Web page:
There are two reasons for me to personally welcome a book on a leading light of 19th century Lagos –The Life of James Pinson Labulo Davies: A Colossus of Victorian Lagos, by Professor Adeyemo Elebute (now published by Kachifo under its Prestige imprint). Firstly, it is a valuable new source on a critical period in the history of Lagos – the last decades of the 19th century. when the chemistry of the gene pool shake-up triggered by the British arrival worked its peculiar magic, creating the famous ‘Lagos state of mind’. Secondly, the book is an excellent example of another of my enduring preoccupations , the writing of worthy biographies of prominent West Africans. This goes back to learning the craft of writing profiles at West Africa in the1960s, which I still consider one of the most creative aspects of my early period there.
There was something especially life-enhancing about the rediscovery of their Yoruba homeland by those who had been saved at sea from slavery in Brazil and taken to Freetown, like Davies’ mother and father, who were from Ogbomosho and Abeokuta respectively. As Professor John Peel says in his insightful introduction, the West African 19th century pioneers were “cosmopolitan”, travelling far in their lives with varied experiences.
The many striking episodes in Davies’ life include his beginning as “missioner and mariner” – a schoolteacher with the CMS who became an officer in the Royal Navy’s Anti-slavery Squadron; a “ship-owner and merchant” who became a leading figure in Lagos society. Davies had a deep British involvement – he even took part in the British bombardment of Lagos in 1851. Moroever his wife Sarah (whom he married in Brighton), had been captured as a girl by forces of King Guezo of Dahomey in Egbado in 1848, and then presented to the British envoy Captain Forbes, Commander of the Squadron, She was taken to London and introduced to Queen Victoria whose protégé she became. The royal connection was one Davies valued and maintained even after Sarah’s death in 1880. For example, Queen Victoria supported the education of their daughter Victoria at Cheltenham Ladies’ College.
His involvement with the British way of life did not prevent him from indignation at the Bedingfield-McCoskry annexation of Lagos in August 1861. His was the hand that drafted three petitions to Queen Victoria, from Oba Dosumu, twenty-four chiefs and eighty prominent Lagosians. The chapter on this is a riveting read (enhanced by some fascinating original documents) for anyone concerned with the scandalous tale of how the British acquired Lagos. In view of the ruthless bombardment of Olowogbowo ten years before, which flattened the area and killed many of its inhabitants, it is not surprising that Dosumu was intimidated into accepting a document he had not even seen or knew its contents.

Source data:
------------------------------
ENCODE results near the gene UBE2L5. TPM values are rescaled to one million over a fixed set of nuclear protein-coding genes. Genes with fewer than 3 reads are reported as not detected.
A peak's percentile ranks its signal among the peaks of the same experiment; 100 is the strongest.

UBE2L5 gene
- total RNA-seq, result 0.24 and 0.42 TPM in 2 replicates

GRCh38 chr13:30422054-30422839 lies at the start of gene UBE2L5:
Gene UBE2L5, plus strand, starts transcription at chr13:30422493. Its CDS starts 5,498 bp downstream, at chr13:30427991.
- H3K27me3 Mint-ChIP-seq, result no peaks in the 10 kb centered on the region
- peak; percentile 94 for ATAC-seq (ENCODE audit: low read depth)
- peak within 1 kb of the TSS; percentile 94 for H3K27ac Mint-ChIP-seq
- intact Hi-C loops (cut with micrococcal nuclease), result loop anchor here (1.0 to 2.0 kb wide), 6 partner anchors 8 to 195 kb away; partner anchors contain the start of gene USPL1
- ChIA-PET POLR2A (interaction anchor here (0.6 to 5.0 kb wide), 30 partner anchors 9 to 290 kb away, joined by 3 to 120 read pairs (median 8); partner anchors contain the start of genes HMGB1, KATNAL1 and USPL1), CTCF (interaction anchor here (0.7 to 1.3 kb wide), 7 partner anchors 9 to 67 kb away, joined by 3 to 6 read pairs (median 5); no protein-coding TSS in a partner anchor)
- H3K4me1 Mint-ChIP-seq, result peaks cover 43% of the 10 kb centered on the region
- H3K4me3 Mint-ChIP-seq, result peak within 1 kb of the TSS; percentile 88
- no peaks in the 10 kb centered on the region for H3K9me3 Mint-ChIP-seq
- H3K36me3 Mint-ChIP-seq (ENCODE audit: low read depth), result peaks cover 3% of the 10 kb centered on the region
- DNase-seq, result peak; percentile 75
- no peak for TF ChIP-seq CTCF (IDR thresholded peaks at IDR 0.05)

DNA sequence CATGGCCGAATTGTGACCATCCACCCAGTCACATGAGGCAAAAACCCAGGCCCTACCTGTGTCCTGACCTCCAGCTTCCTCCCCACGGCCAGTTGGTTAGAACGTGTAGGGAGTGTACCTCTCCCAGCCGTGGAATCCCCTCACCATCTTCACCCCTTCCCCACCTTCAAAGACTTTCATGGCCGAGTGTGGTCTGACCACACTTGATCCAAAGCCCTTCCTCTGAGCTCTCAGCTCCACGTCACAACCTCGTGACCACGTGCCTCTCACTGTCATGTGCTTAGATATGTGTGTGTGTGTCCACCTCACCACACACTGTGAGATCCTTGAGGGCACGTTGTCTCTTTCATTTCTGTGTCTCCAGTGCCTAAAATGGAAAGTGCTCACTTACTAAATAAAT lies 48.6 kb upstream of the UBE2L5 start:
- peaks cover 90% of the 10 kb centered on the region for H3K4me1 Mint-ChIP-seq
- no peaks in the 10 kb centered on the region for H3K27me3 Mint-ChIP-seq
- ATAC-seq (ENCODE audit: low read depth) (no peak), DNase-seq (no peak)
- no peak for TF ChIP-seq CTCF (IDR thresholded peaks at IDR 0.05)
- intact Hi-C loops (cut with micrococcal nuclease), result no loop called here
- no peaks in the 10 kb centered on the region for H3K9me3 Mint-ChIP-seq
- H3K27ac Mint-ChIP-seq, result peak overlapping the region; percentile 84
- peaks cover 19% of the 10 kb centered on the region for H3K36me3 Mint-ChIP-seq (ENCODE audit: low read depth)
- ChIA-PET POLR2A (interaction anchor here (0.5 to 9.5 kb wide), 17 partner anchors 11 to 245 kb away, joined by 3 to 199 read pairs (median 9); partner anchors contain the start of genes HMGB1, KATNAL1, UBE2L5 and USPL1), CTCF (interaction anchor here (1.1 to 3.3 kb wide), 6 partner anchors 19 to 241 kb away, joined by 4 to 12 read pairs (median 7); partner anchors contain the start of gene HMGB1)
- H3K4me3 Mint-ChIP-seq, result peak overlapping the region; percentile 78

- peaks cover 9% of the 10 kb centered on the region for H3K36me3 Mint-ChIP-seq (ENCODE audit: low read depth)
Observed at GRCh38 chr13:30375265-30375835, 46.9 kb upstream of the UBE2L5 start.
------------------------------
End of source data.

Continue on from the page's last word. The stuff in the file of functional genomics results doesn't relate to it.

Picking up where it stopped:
The chapter reproduces the text of another petition specifically complaining about McCoskry, known in Lagos as Apongbon (after his ‘red beard’). The petition states “let us beg to inform Her Majesty that there is a merchant here, by name Wm. McCoskry Esq., whom the late Consul Foote made a Vice-consul who is a rather hard man….Of this gentleman we beg to say he knows nothing about the management of the town and we, in our commonsense, judge that he is not a fit man for the office [in which] he is placed.” Dignified but damning.
The petitions, although unavailing, were all sent for onward transmission to Henry Venn, the CMS missionary who had been one of JPL Davies’ mentors, and whose belief in African education had been one of the inspirations behind the 1859 creation of the CMS Grammar School to which Davies had given not just encouragement but a significant endowment. This must be considered his finest achievement, arising from a fierce attachment to the value of education, and the book will be of great value to the many old Grammarians.
Apart from his achievements in politics and education as well as different forms of business, Davies made a unique contribution to the development of cocoa in Yorubaland. Although a great business innovator, he had had financial troubles in the 1870s, but in the early1880s took the initiative to bring cocoa pods and seeds from Fernando Po to begin a cocoa plantation at his farm at Ijon, north-west of Lagos. This is accepted by most historians as being the real beginning of successful cocoa growing in the area, although, as the book recognises, there had been efforts by both Squiss Banego in Bonny and David Henshaw in Calabar to bring in cocoa in the 1870s. The book ventures (which I shall not) into the enduring controversy of how cocoa came to Ghana around the same period. What is clear was that around this time the increase in ”innocent trade” (ie. not slaving) as well as increasing local plantation recruitment to Fernando Po meant that Spain’s long global monopoly of the cocoa bean was bound to crack. And in what became Nigeria, Davies was the main agent.
By: Kaye Whiteman